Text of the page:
Both methods work great and I have deer bedding regularly by my downed trees or hinge cuts. Imo dont cut hardwoods like oak unless dead already. Cut Pines or spruce. If you have any grassy areas with pines I'd be cutting there too. Good luck cutting trees and making cover is alot of fun! And finding beds next to your hard work will make you smile. Hope this helps
We made a coordinated effort this year to create bedding on our little 65 acres of heaven. Once created, it was off limits starting in the middle of August. I can tell you that was the single greatest impact we have made on our ground. So much so, that the majority of our effort going forward will be focused on this type of habitat improvement.
I would recommend doing a search for a gent named Jake Ehlinger. He is out of Michigan and has a number of YouTube videos. He is an absolute deer habitat guru.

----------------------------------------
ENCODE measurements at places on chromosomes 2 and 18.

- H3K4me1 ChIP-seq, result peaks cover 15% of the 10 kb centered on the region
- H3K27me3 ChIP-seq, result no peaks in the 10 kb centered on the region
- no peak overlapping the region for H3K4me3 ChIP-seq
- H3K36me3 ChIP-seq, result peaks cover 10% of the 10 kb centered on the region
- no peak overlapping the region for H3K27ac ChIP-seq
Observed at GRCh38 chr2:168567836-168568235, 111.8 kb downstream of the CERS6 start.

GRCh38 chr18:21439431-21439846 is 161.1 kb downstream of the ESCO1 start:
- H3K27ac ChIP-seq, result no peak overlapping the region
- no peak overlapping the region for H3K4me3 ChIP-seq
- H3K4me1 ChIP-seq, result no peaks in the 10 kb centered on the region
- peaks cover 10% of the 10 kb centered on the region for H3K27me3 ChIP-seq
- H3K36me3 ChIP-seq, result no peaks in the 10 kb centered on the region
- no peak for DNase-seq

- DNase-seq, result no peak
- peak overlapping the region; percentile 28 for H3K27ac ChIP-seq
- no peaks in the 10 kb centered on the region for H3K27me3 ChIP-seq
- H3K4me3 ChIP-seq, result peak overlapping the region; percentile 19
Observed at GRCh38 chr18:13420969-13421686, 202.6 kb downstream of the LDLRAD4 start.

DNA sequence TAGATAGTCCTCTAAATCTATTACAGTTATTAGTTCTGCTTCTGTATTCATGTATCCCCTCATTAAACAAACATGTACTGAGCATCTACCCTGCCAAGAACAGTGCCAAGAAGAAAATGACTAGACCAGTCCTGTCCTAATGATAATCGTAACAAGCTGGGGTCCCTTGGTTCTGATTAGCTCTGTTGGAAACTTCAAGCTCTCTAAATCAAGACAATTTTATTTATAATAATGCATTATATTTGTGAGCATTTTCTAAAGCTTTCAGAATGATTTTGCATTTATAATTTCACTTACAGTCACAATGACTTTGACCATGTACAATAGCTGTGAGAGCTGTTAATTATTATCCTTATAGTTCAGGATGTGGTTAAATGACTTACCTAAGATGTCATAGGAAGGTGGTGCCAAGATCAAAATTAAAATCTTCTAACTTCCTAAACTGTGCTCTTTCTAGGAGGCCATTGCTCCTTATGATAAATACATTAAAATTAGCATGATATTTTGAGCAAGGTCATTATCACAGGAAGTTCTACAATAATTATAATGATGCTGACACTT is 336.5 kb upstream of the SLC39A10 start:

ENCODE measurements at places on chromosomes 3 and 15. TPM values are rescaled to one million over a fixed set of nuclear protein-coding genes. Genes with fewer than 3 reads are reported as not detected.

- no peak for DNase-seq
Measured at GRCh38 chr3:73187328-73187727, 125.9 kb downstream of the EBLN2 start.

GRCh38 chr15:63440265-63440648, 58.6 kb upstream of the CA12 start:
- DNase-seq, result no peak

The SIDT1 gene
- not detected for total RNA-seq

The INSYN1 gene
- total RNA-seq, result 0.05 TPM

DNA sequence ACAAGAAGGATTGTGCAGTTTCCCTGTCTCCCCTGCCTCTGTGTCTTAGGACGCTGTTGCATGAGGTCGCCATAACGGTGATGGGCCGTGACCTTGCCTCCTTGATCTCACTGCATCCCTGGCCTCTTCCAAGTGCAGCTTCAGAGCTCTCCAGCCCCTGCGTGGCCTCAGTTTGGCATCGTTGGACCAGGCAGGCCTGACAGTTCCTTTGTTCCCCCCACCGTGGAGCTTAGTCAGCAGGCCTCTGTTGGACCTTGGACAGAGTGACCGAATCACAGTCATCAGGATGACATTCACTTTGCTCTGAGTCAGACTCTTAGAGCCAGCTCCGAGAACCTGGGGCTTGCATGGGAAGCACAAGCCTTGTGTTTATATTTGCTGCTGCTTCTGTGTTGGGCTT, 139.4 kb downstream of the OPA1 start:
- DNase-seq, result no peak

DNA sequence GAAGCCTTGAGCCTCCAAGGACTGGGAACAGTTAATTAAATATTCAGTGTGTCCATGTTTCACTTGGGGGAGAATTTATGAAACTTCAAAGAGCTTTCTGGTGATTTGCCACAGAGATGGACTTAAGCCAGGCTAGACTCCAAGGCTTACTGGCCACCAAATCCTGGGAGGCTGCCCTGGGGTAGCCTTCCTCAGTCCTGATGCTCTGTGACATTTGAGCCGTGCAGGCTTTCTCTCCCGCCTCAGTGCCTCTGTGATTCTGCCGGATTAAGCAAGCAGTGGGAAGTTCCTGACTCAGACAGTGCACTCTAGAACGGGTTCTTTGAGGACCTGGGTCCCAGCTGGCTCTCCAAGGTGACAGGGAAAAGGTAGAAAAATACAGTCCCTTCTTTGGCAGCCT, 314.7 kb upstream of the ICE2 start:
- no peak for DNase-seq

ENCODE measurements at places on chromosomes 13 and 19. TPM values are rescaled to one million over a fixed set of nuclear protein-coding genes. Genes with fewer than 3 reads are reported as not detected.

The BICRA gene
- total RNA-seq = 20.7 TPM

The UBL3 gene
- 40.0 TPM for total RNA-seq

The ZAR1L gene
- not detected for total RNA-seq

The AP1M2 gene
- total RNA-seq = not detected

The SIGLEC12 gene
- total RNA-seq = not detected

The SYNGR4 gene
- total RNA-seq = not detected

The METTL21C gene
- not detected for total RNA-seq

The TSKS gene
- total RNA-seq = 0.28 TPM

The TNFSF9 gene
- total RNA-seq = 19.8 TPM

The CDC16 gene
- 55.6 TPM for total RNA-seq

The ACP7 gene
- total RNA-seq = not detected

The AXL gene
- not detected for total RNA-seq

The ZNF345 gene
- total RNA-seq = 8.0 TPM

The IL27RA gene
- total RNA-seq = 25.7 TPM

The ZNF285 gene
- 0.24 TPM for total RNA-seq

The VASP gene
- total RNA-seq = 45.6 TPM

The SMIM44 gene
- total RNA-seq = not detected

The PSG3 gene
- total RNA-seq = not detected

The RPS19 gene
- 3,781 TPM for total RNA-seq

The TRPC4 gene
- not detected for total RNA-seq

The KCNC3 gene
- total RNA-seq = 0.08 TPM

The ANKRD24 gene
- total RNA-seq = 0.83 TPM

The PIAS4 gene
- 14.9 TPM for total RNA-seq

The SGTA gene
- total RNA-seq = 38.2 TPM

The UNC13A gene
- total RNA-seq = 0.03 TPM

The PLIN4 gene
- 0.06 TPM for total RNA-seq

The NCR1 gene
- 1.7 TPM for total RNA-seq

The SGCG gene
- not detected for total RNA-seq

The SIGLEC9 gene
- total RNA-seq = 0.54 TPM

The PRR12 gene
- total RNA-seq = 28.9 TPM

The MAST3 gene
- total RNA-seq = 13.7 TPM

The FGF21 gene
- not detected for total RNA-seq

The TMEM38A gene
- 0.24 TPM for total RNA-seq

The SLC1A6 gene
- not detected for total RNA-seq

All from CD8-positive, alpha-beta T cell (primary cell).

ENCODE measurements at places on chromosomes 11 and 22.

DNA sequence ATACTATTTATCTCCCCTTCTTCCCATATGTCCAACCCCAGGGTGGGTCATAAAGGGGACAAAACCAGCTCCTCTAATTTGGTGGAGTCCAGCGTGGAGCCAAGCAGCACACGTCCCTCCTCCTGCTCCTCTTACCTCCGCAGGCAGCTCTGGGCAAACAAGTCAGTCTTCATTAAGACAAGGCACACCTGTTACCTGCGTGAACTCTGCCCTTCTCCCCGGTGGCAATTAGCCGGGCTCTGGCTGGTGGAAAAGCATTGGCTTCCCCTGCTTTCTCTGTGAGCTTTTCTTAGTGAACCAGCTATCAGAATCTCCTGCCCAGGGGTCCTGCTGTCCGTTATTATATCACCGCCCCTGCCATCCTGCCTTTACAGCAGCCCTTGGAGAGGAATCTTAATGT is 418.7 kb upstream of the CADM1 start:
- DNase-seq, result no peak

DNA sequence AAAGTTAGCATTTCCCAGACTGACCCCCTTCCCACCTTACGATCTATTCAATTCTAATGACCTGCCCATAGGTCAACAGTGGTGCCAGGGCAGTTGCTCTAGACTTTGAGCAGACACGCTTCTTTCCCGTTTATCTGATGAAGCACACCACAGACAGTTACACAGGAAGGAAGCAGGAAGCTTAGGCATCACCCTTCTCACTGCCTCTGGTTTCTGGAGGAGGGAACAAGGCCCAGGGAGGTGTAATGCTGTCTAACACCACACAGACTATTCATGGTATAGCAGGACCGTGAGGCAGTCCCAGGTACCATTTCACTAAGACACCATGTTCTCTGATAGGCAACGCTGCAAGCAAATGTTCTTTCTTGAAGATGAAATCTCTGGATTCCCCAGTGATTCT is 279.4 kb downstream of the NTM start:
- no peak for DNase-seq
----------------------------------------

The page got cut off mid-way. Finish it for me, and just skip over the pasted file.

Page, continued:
If I had to choose between food plots or hinge cutting for increasing my deer activity, 10 out of 10 times now I would choose hinge cutting. Fortunately I didn't have to choose.
What types of trees are most prevalent in the area you are looking at cutting, langbow?
I was of the understanding that hinge cutting was done with 10 or 12 inch deciduous trees in order to bring the canopy down to where deer could brows on the bud ends. The hinge cut allowed enough bark to remain so the tree would remain alive and continue to produce brows, or so I though.
I thought the same 8point. I have only fir and pines, so the bedding area improvement idea intrigues me. Is there a particular geographic pattern of cut y’all find most effective for the bedding areas?